Bid Peddling
Bid Shopping
Using existing bid details to solicit additional bids.
Using existing lowest bid to solicit additional, lower bids.
Risk Register
Lists risks, risk owners, triggers, responses, and risk analysis results.
Secondary Risk
Residual Risk
New risks created by initial risk responses
Risk remaining after the risk response.
Workaround
Real-time contingency response to an issue, used in monitoring and controlling. Also referred to as ‘winging it’
Risk Response Options
Opportunities can be shared, exploited, or enhanced. Threats can be avoided, transferred, or mitigated. (S.E.E. the A.T.M.)
3 S.O.W. Types
Performance, functional, and Design.
Contract Requirements Capacity, Consideration, Offer, Legal Purpose, Acceptance. (C.C.O.L.A)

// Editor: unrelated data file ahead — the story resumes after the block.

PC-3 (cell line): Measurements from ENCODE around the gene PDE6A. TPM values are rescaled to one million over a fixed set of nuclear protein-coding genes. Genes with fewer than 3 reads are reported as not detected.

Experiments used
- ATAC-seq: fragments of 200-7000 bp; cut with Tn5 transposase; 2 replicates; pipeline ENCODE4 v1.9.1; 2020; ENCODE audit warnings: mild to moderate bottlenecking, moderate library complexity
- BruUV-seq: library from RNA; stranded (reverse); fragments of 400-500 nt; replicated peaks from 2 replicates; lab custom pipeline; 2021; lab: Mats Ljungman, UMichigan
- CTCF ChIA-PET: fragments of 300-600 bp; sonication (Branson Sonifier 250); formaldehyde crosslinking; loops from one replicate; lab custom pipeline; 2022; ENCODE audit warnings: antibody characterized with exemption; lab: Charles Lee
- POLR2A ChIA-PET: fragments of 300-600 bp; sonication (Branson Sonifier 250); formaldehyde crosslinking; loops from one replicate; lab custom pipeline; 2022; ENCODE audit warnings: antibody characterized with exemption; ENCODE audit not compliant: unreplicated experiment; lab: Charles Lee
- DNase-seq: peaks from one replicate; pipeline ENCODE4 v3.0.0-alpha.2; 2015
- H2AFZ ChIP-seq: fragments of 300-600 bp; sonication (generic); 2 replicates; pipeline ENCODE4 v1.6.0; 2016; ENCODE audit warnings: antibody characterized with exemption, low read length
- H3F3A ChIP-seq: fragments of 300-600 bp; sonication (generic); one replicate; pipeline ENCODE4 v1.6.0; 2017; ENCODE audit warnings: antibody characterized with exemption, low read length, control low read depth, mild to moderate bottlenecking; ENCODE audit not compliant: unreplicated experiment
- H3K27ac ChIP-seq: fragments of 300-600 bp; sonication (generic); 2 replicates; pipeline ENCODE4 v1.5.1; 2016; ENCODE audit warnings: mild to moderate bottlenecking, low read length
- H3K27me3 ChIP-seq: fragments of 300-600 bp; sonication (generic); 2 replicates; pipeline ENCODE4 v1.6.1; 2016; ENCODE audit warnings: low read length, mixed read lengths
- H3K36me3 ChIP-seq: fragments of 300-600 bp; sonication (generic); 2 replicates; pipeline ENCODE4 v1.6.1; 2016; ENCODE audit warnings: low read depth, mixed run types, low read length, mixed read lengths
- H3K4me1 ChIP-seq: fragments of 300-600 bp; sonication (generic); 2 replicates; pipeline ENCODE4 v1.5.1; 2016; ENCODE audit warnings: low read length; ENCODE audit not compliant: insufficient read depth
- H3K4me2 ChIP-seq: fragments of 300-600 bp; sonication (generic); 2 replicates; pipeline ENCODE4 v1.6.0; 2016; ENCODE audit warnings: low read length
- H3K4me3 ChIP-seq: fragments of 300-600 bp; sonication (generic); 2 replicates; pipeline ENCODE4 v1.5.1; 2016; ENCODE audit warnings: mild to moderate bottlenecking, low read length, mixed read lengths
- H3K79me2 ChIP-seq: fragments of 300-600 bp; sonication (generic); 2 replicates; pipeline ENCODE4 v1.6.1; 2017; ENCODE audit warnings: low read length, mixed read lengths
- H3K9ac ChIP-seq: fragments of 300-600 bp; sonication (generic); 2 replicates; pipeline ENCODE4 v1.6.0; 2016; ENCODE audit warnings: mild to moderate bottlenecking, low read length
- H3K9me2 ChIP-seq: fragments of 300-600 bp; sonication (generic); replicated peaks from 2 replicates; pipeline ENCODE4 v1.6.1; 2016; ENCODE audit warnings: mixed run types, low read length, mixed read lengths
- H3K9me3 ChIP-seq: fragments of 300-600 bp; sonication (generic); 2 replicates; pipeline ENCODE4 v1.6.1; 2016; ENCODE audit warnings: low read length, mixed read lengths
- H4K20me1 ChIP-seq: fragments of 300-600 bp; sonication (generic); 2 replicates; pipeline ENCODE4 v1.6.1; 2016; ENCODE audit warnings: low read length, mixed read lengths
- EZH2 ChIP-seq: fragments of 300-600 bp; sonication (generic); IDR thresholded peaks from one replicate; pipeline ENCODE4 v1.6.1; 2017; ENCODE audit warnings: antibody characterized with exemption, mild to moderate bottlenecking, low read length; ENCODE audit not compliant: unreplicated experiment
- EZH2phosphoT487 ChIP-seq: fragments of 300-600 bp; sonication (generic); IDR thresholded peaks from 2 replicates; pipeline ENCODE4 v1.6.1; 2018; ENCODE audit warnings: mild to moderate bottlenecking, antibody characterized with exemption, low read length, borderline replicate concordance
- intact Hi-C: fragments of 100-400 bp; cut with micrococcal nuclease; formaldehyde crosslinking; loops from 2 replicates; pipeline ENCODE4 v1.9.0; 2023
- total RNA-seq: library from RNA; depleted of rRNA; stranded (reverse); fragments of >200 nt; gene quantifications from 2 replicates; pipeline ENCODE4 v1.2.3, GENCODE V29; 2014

Cost Management Plan
Specifications for currency used, estimates’ level of accuracy (level of the WBS used), reporting formats, cost performance measurement rules, to include direct and/or indirect costs, and control thresholds.
3 Estimate Ranges R.O.M. is +/- 50%
Budget Estimate is -10% to +25%
Definitive Estimate is +/- 10% or some use -5% to +10%
50 / 50 Rule
20 / 80 Rule
0 / 100 Rule
50% of project is considered complete at start and 50% at finish.
20% of project is considered complete at start and 80% at finish.
No progress credit is given until activity is finished.
Special Conditions These are added to address considerations not already in the term and conditions
Negotiation Tactics
Attacks, personal insults, good guy/bad guy, deadline, limited authority, missing man, fair and reasonable, delay, extreme demands, withdrawal, and fait accompli (an established fact).
Conflict Resolution Techniques In order of preference: confronting/problem solving, compromising, withdrawal, smoothing, collaborating, and forcing.
Scope Verification
Product Verification
Customer acceptance of the product.